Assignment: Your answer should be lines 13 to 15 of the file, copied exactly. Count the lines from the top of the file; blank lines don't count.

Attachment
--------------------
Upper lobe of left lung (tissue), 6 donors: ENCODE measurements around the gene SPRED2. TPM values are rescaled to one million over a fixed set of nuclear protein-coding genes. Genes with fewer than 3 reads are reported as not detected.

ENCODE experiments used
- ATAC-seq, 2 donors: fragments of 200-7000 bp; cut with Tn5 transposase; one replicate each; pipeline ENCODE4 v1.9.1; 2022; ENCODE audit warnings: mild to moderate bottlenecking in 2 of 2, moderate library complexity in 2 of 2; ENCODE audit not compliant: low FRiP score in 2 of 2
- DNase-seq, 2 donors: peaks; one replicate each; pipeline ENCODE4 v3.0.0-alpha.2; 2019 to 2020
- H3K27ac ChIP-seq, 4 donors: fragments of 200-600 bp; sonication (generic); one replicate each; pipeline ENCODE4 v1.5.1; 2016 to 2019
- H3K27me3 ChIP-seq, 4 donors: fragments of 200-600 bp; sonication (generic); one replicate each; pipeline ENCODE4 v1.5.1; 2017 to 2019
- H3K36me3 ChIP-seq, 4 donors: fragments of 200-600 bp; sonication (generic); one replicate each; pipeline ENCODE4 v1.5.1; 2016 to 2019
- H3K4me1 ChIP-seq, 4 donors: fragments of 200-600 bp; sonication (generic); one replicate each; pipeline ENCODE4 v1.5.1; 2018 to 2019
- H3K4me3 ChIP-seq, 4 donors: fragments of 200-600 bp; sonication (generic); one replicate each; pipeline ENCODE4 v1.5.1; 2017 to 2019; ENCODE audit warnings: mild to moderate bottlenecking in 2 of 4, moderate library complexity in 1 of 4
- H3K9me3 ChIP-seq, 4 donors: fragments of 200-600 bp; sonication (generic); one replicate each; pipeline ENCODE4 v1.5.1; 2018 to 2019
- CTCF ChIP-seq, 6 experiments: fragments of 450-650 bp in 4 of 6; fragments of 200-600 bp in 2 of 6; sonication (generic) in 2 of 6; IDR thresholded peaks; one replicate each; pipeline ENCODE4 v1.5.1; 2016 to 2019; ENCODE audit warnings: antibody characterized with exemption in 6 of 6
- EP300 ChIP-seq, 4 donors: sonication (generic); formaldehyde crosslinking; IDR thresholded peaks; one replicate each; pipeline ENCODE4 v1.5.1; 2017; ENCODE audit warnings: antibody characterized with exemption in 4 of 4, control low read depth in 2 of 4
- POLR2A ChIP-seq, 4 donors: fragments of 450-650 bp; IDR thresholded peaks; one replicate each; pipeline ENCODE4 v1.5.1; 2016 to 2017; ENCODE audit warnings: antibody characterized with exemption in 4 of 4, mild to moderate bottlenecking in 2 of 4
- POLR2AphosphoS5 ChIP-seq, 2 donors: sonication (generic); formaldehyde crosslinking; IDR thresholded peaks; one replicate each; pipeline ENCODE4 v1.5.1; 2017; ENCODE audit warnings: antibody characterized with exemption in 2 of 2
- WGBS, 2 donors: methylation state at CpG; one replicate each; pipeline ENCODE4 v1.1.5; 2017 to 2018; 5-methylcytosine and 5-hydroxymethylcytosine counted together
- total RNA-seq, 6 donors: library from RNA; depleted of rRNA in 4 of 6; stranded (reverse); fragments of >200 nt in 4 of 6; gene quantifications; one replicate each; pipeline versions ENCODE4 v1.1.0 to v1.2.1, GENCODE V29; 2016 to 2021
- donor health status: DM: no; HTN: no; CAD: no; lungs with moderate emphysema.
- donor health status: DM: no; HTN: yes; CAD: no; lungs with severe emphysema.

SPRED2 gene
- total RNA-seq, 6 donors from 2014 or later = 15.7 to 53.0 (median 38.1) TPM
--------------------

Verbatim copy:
- POLR2A ChIP-seq, 4 donors: fragments of 450-650 bp; IDR thresholded peaks; one replicate each; pipeline ENCODE4 v1.5.1; 2016 to 2017; ENCODE audit warnings: antibody characterized with exemption in 4 of 4, mild to moderate bottlenecking in 2 of 4
- POLR2AphosphoS5 ChIP-seq, 2 donors: sonication (generic); formaldehyde crosslinking; IDR thresholded peaks; one replicate each; pipeline ENCODE4 v1.5.1; 2017; ENCODE audit warnings: antibody characterized with exemption in 2 of 2
- WGBS, 2 donors: methylation state at CpG; one replicate each; pipeline ENCODE4 v1.1.5; 2017 to 2018; 5-methylcytosine and 5-hydroxymethylcytosine counted together